Wednesday, August 23, 2006

The Epismetology of Pompatus

We all know that Steve Miller is sometimes called Maurice because he speaks of the pompatus of love, but what does pompatus mean? Wikipedia has the probably made-up answer:

"The word pompatus is used in the lyrics of Steve Miller's 1973 pop-music song "The Joker":

Some people call me the space cowboy.
Yeah! Some call me the gangster of love.
Some people call me Maurice,
'Cause I speak of the pompatus of love.

The words "space cowboy" and "gangster of love" are both references to previous Miller songs. The "pompatus" line is also a reference to an earlier song of his, "Enter Maurice," which was recorded the previous year:

My dearest darling, come closer to Maurice
so I can whisper sweet words of epismetology
in your ear and speak to you of the pompatus of love."

It's possible that he got the word from Vernon Green, too. Apparently the word is talked about at length in the movie The Pompatus of Love, but I didn't see it. So maybe everyone knows all about the history of pompatus, but if I've helped just one person, I've done my job. (By the way, there is a debate raging in the Advanced Community about whether Steve Miller is Advanced. I think he is, but I'm on the fence.)


Anonymous said...

I don't know enough about Steve Miller's work, especially his early work, to really be able to give an opinion. Reading his wikipedia page, I notice that he made two albums of pysch blues rock, which is certainly overt. "Fly Like an Eagle" and "The Joker" are so strange and wonderful and completely individual (minus borrowing the word pompatus) that I don't see how they couldn't be advanced.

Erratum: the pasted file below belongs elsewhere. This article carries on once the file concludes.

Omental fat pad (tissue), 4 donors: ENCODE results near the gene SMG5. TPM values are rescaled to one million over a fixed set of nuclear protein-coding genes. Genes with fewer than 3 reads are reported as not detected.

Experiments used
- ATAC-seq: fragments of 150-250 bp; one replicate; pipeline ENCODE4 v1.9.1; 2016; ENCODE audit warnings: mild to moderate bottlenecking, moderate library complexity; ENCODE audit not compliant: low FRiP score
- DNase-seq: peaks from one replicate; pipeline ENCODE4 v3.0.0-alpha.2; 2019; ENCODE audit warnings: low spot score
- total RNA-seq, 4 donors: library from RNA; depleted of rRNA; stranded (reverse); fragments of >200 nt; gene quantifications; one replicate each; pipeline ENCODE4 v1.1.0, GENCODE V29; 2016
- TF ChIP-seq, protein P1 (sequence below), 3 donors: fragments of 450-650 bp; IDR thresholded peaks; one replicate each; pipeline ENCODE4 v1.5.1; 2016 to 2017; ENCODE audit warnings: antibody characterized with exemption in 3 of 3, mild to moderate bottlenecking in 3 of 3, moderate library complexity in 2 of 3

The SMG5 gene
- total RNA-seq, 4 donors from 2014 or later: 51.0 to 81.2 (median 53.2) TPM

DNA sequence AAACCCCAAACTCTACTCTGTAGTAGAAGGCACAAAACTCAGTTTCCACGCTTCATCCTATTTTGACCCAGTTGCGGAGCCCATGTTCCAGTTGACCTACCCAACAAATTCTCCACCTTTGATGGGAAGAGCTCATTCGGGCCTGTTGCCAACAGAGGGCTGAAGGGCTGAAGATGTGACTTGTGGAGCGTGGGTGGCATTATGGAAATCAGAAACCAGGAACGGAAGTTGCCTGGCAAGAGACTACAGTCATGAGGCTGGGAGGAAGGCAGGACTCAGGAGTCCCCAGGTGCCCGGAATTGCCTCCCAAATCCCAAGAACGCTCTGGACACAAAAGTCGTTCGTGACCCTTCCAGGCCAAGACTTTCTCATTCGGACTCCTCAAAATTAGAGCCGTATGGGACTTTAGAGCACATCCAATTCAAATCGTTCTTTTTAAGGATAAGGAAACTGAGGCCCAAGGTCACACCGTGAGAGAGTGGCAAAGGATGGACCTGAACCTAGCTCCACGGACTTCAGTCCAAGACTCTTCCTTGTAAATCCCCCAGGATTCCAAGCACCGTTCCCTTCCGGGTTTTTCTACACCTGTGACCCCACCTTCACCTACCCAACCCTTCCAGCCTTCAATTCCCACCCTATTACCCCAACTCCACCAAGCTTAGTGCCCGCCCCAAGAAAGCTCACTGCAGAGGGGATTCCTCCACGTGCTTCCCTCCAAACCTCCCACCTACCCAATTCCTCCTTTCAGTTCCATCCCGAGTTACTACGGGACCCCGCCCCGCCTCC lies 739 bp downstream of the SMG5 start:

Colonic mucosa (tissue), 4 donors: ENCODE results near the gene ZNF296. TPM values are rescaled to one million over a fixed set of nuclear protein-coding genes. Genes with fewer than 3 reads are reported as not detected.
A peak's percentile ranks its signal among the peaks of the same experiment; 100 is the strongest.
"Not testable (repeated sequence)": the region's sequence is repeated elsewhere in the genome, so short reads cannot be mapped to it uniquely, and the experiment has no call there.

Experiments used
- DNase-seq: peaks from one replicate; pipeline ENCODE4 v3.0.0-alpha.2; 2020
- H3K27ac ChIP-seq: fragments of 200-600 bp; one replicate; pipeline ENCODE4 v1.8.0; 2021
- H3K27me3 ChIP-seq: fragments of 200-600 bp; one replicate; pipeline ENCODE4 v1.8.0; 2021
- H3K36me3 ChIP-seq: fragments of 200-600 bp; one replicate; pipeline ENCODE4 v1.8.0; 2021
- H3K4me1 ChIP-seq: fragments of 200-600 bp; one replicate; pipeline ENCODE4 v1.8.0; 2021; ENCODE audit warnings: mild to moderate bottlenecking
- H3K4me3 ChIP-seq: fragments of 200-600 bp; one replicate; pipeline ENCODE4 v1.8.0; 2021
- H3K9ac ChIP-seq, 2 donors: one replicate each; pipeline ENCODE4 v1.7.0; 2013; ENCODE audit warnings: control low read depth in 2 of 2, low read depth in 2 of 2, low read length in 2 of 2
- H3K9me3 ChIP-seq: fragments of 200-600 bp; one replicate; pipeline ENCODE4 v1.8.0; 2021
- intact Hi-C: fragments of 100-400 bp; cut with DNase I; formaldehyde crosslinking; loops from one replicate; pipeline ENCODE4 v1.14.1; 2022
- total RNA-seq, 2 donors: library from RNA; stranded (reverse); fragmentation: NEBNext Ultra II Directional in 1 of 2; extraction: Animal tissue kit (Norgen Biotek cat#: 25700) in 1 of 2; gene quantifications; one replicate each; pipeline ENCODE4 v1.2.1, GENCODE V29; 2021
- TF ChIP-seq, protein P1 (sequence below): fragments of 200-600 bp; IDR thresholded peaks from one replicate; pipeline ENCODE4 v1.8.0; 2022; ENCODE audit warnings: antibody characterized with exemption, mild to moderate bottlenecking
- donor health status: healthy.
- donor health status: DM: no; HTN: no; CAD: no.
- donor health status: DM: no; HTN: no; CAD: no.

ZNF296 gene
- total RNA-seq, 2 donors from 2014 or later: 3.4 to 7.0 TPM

I'm sure this is skating the rim of condescension, as all outsider art talk does, but could it be possible to have another classification of advancement to describe advancement that seems fully formed from the start. I realize this seems counter to the whole notion of advancement, being that you naturally have to "advance" to become advanced. how would the advanced theory, for example, handle someone like Daniel Johnston?

Jason Hartley said...

Britt (the cofounder of the theory) and I have often wondered if Tom Waits started out Advanced. The idea was that he was Overt before he started making music, then he did his "Up Shit Creek" songs, which were Advanced, then returned to being Overt. We believe that he might be a Second-Stage Advanced Weirdo.

sd said...

Steve Miller is definitely advanced. In the late 70's (think 'fly like an eagle') he declared the guitar 'dead' and said the synthesizer was the future. I distinctly remember reading an article in Creem where Ted 'The Nuge' Nugent took almost violent exception to this notion. It is also worth noting that Mr. Miller quickly returned to making blues-based guitar rock records.

Anonymous said...

Ronald Vaughan said...

RIGHT ON!! I like Steve Miller.

Let's here more about "advanced"